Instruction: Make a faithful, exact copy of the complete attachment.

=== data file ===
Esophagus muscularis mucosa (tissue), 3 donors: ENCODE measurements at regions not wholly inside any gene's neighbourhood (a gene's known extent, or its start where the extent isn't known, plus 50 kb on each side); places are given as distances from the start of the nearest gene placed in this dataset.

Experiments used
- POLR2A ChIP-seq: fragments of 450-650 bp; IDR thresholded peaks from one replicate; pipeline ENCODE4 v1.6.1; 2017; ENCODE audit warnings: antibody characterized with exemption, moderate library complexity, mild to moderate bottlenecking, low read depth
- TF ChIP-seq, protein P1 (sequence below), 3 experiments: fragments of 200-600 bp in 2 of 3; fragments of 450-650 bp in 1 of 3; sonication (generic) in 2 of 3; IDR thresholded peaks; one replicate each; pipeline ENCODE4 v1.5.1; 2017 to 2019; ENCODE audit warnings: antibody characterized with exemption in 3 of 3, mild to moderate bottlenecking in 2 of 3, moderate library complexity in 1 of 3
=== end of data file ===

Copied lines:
Esophagus muscularis mucosa (tissue), 3 donors: ENCODE measurements at regions not wholly inside any gene's neighbourhood (a gene's known extent, or its start where the extent isn't known, plus 50 kb on each side); places are given as distances from the start of the nearest gene placed in this dataset.

Experiments used
- POLR2A ChIP-seq: fragments of 450-650 bp; IDR thresholded peaks from one replicate; pipeline ENCODE4 v1.6.1; 2017; ENCODE audit warnings: antibody characterized with exemption, moderate library complexity, mild to moderate bottlenecking, low read depth
- TF ChIP-seq, protein P1 (sequence below), 3 experiments: fragments of 200-600 bp in 2 of 3; fragments of 450-650 bp in 1 of 3; sonication (generic) in 2 of 3; IDR thresholded peaks; one replicate each; pipeline ENCODE4 v1.5.1; 2017 to 2019; ENCODE audit warnings: antibody characterized with exemption in 3 of 3, mild to moderate bottlenecking in 2 of 3, moderate library complexity in 1 of 3